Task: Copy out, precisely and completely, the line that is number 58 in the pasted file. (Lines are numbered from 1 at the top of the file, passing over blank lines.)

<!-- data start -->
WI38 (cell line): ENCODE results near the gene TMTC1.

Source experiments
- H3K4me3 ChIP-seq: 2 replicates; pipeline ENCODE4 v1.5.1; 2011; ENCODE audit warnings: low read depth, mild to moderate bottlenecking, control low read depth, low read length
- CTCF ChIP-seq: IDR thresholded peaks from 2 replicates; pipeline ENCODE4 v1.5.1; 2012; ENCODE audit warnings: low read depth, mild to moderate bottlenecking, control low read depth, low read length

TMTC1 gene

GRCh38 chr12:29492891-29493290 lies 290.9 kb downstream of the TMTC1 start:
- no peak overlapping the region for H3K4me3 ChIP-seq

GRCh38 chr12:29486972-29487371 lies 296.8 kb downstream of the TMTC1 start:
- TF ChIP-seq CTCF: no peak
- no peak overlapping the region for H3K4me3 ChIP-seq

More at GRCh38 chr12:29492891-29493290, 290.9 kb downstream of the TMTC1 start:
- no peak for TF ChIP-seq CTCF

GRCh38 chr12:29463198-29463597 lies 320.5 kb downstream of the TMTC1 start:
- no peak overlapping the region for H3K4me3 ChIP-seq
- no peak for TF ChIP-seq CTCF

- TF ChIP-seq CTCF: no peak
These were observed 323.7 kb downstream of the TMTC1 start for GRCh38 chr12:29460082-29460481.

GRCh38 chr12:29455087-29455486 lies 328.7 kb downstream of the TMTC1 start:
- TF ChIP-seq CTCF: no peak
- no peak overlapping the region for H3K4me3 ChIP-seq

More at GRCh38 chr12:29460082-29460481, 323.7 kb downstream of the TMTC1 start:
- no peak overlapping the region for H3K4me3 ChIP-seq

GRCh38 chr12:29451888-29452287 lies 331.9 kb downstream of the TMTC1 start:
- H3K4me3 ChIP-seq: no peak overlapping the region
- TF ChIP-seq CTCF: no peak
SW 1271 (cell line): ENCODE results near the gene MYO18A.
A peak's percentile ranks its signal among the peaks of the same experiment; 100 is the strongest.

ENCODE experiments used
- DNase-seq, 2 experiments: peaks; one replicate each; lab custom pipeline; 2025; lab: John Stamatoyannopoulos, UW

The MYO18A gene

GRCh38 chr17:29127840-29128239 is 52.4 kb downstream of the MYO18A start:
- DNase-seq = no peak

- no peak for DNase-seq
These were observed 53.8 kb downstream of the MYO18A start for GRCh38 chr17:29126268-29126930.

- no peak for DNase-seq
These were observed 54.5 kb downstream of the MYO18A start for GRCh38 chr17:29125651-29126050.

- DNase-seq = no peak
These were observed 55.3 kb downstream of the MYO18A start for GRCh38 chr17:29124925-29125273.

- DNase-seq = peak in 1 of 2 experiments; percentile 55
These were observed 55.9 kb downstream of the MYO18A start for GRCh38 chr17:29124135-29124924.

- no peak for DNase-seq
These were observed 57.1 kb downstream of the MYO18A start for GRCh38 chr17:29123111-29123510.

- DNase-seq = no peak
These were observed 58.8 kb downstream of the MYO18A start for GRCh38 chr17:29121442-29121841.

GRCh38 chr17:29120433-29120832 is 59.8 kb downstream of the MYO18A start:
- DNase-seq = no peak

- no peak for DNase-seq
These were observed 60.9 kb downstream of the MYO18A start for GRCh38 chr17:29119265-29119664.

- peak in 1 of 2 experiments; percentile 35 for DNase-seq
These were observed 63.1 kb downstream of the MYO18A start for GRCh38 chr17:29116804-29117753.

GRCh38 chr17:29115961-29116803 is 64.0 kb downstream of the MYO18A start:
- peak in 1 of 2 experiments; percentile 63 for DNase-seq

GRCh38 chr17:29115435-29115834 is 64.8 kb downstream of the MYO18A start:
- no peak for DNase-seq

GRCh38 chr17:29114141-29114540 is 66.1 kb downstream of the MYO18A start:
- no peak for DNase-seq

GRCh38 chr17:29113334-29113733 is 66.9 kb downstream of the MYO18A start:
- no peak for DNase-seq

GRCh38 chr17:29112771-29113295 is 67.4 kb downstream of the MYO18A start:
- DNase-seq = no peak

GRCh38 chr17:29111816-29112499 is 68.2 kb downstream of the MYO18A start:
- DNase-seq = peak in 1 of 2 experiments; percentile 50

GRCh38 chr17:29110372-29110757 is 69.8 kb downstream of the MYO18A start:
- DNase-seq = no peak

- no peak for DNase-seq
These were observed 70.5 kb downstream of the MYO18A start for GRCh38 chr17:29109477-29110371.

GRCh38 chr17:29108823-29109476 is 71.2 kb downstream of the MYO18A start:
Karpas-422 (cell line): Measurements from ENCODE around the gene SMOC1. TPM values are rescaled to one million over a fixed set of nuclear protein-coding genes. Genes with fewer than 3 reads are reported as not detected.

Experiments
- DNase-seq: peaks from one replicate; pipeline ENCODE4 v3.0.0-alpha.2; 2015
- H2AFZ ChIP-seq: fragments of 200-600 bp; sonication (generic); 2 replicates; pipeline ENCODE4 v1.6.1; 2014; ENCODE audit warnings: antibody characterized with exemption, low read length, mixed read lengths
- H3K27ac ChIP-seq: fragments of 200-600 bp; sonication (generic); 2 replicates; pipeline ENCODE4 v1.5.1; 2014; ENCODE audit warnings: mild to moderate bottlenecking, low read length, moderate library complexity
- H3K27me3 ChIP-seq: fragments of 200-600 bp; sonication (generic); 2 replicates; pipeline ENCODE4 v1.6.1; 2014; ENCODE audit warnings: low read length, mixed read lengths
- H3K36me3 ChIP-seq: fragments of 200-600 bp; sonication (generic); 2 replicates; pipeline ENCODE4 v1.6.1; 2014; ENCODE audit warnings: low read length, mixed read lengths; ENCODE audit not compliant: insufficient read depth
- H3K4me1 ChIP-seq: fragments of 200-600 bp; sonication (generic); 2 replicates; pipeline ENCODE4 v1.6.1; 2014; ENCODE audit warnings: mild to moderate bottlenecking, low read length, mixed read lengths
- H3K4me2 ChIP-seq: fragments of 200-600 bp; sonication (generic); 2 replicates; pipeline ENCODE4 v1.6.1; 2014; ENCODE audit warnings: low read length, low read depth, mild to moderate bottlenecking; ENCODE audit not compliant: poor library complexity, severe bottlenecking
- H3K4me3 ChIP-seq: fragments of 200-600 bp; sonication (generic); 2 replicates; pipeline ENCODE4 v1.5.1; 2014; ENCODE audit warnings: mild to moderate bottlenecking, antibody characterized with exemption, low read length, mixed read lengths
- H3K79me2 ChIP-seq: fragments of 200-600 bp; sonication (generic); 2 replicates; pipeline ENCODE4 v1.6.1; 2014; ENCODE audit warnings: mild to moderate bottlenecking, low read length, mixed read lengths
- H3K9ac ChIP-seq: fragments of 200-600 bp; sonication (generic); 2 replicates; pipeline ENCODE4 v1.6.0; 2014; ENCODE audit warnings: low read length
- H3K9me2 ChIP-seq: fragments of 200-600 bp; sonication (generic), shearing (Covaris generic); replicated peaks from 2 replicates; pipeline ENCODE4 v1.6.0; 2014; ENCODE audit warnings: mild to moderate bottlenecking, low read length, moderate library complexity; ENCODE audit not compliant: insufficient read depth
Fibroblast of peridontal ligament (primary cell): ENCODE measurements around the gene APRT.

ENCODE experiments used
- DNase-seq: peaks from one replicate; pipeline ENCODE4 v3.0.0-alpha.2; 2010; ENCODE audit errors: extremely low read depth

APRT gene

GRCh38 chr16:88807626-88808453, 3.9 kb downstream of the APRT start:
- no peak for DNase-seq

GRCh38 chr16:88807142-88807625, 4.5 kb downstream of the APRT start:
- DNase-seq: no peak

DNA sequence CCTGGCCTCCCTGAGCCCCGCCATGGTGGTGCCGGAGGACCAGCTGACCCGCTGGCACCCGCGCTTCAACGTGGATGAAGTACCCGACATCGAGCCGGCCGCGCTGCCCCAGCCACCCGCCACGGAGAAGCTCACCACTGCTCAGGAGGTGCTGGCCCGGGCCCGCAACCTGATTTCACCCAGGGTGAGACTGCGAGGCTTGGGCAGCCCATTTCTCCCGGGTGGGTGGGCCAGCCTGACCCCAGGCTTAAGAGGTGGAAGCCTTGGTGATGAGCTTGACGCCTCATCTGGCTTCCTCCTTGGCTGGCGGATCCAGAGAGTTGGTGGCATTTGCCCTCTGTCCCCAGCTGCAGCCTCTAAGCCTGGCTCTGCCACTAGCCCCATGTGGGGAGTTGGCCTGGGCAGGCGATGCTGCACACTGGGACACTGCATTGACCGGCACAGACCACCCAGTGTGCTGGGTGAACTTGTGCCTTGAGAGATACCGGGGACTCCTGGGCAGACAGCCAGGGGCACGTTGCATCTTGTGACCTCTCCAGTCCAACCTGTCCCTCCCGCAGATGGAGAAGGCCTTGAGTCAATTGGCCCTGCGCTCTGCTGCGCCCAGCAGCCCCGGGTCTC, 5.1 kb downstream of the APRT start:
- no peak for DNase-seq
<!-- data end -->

- no peak for DNase-seq